Laboratory Earth is part of an effort by UNL's School of Natural Resources to refresh, expand, and strengthen K-12 teachers' knowledge and understanding of Earth science and the systems of natural resources which humans depend on and impact. The two Laboratory Earth courses will help teachers see our environment as one big laboratory, full of interactions and reactions to be studied.
Laboratory Earth is part of the Nebraska Earth Systems Education Network.
What Participants Are Saying
"This course was one of the finest that I have seen in presenting national science standards in a way that is useful to both the novice and apprentice level educator."
"I think that I have become a more hands on teacher. I am more willing to take extra time to ensure that students learn the basic concepts of earth science."
"Over the last decade or so I have taken countless workshops and seminars from pedagogy to content... few stand up to the well crafted and practical information provided by this UNL group."
"The course is very interesting and creative. I feel as though it continuously challenged all of my classmates."
"This course has let me see more reality based applications of my head knowledge."
"This course makes me want to learn more. I feel like I've just scratched the surface. Scientists get to be lifelong learners. That appeals to me. I want to continue to grow in my knowledge of science and put the concepts into practice."
If you have questions about these courses, feel free to contact Dr. Dave Gosselin.Laboratory Earth: Earth and Its Systems (NRES 801, 3 credit hours, online)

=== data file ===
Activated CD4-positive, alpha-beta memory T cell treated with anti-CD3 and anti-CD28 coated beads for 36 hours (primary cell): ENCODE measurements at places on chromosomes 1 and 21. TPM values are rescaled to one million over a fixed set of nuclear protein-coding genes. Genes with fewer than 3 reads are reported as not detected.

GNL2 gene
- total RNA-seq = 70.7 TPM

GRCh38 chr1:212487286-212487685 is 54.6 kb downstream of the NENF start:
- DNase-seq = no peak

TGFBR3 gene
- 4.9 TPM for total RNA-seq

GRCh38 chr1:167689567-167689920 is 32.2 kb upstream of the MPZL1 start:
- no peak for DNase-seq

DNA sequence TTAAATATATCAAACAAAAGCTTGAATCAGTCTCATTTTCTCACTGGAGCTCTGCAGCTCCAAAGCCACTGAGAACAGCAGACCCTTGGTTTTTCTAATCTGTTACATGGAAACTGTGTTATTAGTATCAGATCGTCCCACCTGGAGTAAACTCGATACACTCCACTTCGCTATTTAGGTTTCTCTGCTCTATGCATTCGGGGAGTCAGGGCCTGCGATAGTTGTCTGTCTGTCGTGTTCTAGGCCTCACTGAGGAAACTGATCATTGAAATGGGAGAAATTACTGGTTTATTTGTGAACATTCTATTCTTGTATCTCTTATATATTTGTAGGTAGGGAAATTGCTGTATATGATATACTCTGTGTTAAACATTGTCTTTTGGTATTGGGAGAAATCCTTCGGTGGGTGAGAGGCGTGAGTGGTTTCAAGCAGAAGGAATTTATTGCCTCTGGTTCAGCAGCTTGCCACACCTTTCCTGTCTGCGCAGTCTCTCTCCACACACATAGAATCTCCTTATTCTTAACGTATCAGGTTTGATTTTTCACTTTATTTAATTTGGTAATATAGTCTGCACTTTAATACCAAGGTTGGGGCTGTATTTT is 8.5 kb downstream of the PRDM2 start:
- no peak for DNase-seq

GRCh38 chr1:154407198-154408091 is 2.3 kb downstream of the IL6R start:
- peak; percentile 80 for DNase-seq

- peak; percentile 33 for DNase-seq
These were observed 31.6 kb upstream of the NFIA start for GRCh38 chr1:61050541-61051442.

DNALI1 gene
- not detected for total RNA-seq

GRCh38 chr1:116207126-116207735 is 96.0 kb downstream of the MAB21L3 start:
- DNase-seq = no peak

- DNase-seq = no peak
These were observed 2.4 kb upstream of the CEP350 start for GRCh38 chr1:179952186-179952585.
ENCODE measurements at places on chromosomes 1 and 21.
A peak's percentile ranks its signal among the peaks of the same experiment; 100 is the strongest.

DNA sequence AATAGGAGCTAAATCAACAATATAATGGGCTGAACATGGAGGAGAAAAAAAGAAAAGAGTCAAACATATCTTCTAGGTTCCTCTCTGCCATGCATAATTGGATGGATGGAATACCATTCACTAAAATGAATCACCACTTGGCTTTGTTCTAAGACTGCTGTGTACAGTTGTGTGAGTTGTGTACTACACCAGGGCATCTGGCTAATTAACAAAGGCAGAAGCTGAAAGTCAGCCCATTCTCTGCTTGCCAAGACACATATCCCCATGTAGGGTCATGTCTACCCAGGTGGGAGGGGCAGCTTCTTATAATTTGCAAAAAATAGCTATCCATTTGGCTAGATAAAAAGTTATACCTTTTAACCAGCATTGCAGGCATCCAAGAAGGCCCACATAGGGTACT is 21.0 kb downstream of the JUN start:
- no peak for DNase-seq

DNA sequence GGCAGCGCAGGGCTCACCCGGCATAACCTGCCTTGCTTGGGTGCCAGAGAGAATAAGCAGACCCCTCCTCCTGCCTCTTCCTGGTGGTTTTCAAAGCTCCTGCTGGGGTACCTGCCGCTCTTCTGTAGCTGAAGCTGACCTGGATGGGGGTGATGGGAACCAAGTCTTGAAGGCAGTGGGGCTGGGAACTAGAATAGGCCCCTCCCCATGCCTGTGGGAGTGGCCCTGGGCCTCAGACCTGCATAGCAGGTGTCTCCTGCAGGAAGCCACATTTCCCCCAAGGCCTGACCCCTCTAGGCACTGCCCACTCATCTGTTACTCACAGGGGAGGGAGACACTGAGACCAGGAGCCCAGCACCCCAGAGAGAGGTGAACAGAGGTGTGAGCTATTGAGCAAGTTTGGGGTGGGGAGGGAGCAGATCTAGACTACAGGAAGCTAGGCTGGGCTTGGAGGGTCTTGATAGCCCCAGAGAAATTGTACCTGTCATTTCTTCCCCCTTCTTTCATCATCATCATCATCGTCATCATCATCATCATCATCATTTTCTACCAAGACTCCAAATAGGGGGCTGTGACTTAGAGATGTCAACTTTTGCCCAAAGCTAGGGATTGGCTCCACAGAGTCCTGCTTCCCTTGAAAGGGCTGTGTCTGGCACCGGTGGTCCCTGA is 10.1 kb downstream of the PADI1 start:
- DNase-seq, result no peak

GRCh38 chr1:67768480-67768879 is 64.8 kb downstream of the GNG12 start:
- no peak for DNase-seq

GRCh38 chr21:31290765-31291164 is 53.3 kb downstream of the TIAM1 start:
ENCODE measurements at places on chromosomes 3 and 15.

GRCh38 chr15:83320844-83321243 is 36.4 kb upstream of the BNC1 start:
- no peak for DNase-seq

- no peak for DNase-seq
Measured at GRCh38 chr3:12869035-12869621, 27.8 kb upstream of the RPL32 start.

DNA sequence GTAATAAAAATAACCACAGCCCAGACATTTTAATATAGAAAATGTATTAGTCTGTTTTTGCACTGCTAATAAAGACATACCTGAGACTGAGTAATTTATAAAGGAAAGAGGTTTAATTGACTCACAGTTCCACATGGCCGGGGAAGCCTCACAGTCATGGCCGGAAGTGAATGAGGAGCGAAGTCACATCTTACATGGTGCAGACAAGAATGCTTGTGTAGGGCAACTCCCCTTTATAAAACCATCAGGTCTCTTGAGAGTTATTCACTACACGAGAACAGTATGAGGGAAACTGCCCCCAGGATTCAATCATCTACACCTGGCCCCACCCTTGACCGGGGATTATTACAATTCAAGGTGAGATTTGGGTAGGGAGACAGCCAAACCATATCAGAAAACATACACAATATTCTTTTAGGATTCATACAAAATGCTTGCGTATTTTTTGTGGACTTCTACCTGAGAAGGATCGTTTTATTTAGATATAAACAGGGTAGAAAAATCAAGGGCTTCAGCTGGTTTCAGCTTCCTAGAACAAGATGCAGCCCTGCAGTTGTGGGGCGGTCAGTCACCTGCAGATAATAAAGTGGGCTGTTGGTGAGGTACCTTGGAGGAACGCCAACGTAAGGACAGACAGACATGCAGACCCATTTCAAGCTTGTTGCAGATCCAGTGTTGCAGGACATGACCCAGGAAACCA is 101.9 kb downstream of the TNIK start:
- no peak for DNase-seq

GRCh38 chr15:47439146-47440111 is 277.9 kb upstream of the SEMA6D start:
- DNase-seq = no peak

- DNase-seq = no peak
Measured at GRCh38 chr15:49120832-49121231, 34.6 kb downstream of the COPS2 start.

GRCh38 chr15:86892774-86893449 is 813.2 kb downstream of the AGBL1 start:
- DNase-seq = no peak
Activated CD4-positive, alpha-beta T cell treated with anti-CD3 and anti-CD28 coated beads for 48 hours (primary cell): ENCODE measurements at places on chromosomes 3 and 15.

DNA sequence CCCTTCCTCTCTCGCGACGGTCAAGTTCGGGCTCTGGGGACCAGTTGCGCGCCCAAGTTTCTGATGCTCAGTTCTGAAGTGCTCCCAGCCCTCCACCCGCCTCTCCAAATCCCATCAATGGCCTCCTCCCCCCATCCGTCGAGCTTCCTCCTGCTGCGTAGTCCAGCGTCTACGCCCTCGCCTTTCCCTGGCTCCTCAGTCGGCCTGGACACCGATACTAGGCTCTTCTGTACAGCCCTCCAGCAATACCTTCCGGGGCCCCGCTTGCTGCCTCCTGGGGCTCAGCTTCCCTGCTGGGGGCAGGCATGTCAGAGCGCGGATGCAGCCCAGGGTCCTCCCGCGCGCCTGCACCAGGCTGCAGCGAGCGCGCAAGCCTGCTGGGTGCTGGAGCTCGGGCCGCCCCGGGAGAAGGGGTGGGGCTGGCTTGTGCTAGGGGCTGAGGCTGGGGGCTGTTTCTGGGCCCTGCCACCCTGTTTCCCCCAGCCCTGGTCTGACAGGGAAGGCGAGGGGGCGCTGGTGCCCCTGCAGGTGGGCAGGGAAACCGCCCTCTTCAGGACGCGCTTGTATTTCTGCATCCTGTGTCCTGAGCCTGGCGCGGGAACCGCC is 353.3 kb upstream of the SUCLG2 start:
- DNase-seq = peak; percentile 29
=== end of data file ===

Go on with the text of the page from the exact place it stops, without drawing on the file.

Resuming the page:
This four-module course will improve Earth science content knowledge using practical classroom approaches.
- Prelude to Laboratory Earth: an introduction, how-to tutorials, and accessing and manipulating data
- Principles and Concepts: applications of density, convection, and gravity
- Earth in Space: Earth and other members of the solar system
- Weather and Climate: weather patterns, the greenhouse effect and data interpretation
This four-module course will emphasize rock and mineral, water, soil, and energy resources. Upon completion of this course, participants will:
- demonstrate an understanding of the properties of rocks, minerals, water, and soils
- explain the social factors that control mineral and energy resources
- collect and interpret data
- understand humans' dependence and impact on natural resource systems.
For details, contact a course coordinator.
Partial scholarhips may be available for upcoming Laboratory Earth courses. For more information, contact Cindy Larson-Miller.
If you are a current teacher in the state of Nebraska, use the Teach Nebraska Application and Registration Form. That form is all that will be required of you to be admitted and registered as a non-degree student.
If you are unsure as to whether you'd be considered a current Nebraska teacher, contact Jason Cruise, Recruitment Services Leader, at (402) 472-2845 or firstname.lastname@example.org. Jason can help you to determine whether you are eligible to apply through Teach Nebraska. If you're not eligible for Teach Nebraska, Jason can also provide information about the general graduate admission process for non-degree or degree-seeking students.